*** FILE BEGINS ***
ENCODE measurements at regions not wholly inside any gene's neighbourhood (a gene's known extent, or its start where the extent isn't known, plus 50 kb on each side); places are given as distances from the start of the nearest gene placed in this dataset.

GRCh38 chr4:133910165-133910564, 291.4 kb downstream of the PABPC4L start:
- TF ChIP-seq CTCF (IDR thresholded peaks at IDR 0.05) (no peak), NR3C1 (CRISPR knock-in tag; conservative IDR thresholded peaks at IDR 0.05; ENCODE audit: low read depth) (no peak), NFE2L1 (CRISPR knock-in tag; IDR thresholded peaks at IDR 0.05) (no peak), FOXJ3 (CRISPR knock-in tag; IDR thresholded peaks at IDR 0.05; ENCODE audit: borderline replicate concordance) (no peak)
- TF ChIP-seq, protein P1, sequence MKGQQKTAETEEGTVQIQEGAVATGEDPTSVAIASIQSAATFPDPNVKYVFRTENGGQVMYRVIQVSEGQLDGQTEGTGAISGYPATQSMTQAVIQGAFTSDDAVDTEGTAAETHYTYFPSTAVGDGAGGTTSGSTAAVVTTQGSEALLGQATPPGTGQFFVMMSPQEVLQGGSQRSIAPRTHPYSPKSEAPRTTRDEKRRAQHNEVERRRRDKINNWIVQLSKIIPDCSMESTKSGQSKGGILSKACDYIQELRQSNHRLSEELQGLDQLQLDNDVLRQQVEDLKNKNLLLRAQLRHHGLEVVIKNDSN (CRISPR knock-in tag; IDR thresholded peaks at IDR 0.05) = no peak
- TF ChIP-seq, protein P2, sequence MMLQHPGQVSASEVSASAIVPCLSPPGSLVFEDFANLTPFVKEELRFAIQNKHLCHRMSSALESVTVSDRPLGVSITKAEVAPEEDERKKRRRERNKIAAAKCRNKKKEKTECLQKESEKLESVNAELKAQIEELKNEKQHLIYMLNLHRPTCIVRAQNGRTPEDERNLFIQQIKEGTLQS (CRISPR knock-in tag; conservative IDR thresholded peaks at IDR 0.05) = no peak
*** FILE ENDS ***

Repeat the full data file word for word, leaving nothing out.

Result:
ENCODE measurements at regions not wholly inside any gene's neighbourhood (a gene's known extent, or its start where the extent isn't known, plus 50 kb on each side); places are given as distances from the start of the nearest gene placed in this dataset.

GRCh38 chr4:133910165-133910564, 291.4 kb downstream of the PABPC4L start:
- TF ChIP-seq CTCF (IDR thresholded peaks at IDR 0.05) (no peak), NR3C1 (CRISPR knock-in tag; conservative IDR thresholded peaks at IDR 0.05; ENCODE audit: low read depth) (no peak), NFE2L1 (CRISPR knock-in tag; IDR thresholded peaks at IDR 0.05) (no peak), FOXJ3 (CRISPR knock-in tag; IDR thresholded peaks at IDR 0.05; ENCODE audit: borderline replicate concordance) (no peak)
- TF ChIP-seq, protein P1, sequence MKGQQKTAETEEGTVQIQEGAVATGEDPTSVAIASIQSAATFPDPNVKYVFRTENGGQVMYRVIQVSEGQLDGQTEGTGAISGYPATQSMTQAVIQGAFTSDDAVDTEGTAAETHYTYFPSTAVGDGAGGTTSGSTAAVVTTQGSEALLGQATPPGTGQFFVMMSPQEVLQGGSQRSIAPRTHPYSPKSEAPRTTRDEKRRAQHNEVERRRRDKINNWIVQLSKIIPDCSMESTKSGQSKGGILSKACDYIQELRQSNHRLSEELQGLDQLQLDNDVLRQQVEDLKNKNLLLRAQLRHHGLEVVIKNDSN (CRISPR knock-in tag; IDR thresholded peaks at IDR 0.05) = no peak
- TF ChIP-seq, protein P2, sequence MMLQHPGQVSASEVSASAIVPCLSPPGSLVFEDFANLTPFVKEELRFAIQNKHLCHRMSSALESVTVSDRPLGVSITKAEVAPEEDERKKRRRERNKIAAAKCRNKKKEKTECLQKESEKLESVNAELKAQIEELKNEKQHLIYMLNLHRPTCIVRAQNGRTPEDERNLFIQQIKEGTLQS (CRISPR knock-in tag; conservative IDR thresholded peaks at IDR 0.05) = no peak